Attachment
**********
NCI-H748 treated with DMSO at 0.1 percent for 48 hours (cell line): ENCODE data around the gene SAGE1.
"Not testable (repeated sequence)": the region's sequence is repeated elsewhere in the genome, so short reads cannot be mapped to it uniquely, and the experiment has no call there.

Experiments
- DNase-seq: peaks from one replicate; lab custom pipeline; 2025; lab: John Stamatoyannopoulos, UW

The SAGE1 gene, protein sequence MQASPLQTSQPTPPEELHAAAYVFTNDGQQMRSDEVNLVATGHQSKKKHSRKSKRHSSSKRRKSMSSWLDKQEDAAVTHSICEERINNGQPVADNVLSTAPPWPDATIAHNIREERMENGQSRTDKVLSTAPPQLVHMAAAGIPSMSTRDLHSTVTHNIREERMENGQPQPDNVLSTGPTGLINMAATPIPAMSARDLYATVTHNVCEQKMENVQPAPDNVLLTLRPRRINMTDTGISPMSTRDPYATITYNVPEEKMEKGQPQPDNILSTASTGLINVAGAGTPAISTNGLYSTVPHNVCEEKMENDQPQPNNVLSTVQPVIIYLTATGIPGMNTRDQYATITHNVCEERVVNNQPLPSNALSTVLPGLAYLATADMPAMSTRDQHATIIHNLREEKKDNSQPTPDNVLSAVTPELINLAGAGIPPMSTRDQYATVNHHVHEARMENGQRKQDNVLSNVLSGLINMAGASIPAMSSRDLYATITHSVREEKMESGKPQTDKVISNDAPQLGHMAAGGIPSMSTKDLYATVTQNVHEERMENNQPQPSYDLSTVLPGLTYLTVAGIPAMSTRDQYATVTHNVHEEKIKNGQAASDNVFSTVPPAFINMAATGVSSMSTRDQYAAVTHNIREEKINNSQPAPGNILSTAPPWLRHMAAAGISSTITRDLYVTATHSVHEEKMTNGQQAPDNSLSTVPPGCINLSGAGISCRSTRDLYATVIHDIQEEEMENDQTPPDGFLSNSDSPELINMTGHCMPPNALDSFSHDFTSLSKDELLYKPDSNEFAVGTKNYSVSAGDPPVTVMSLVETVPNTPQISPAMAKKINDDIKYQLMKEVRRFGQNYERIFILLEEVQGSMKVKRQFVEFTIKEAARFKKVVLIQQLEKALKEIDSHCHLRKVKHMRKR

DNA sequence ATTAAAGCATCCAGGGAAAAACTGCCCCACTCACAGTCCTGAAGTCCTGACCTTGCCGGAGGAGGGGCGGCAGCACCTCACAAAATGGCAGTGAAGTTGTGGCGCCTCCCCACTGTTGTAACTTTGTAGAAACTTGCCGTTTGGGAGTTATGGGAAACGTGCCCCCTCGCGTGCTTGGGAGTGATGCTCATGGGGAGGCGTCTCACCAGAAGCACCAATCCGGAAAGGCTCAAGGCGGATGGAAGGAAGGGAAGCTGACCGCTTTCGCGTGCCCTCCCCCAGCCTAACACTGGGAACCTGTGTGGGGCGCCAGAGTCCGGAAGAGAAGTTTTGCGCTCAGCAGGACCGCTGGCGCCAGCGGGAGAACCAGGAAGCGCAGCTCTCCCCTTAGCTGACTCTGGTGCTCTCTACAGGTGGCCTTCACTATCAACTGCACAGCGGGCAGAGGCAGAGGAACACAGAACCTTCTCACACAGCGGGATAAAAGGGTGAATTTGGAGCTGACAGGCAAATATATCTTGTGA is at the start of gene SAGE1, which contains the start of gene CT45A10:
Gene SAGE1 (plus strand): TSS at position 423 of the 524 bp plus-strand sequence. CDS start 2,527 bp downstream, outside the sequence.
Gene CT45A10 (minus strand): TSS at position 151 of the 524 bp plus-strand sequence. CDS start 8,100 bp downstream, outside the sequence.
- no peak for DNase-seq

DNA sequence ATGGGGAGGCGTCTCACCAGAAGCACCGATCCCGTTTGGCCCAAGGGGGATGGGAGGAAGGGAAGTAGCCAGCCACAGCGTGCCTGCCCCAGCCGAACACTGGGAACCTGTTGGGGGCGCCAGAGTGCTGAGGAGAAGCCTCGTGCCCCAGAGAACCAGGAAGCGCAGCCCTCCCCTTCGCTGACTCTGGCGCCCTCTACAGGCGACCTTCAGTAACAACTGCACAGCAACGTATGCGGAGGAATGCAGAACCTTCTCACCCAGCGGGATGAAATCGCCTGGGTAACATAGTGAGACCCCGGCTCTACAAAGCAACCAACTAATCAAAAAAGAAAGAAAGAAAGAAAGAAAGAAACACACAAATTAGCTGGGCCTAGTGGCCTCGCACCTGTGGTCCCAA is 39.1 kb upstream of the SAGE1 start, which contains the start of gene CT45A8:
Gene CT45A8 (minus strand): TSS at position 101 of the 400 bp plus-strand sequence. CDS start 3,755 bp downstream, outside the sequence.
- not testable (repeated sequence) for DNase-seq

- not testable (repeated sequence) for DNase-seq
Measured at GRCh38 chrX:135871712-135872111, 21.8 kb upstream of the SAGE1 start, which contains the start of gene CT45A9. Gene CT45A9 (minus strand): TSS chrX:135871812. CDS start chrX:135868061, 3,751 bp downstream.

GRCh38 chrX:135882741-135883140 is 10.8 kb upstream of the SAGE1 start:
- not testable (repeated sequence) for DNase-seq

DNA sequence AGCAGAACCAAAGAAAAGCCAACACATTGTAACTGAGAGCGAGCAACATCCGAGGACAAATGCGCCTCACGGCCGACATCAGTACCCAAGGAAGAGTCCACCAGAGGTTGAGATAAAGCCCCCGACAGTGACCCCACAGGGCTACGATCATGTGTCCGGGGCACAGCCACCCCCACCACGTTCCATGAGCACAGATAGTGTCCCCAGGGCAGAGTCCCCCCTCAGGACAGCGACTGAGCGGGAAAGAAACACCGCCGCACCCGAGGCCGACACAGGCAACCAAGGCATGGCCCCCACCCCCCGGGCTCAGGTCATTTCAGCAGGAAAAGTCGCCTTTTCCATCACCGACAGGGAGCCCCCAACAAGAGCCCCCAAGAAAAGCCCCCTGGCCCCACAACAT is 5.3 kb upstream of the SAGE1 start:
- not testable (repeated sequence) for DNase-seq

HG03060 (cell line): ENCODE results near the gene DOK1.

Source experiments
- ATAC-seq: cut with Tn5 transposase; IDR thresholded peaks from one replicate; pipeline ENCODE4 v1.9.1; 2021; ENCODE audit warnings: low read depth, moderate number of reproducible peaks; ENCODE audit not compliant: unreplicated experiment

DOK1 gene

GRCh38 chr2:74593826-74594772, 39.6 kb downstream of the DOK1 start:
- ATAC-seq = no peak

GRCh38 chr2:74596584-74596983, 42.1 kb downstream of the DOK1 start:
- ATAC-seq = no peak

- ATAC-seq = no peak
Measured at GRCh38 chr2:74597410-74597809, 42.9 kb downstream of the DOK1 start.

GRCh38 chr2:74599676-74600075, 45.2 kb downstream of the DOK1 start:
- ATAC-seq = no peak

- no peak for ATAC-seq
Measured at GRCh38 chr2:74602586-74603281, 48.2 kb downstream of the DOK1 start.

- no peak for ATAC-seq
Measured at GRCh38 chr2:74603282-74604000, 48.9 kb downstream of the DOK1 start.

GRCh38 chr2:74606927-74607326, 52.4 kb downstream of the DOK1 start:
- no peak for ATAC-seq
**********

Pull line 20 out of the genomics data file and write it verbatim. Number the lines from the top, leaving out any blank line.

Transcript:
Source experiments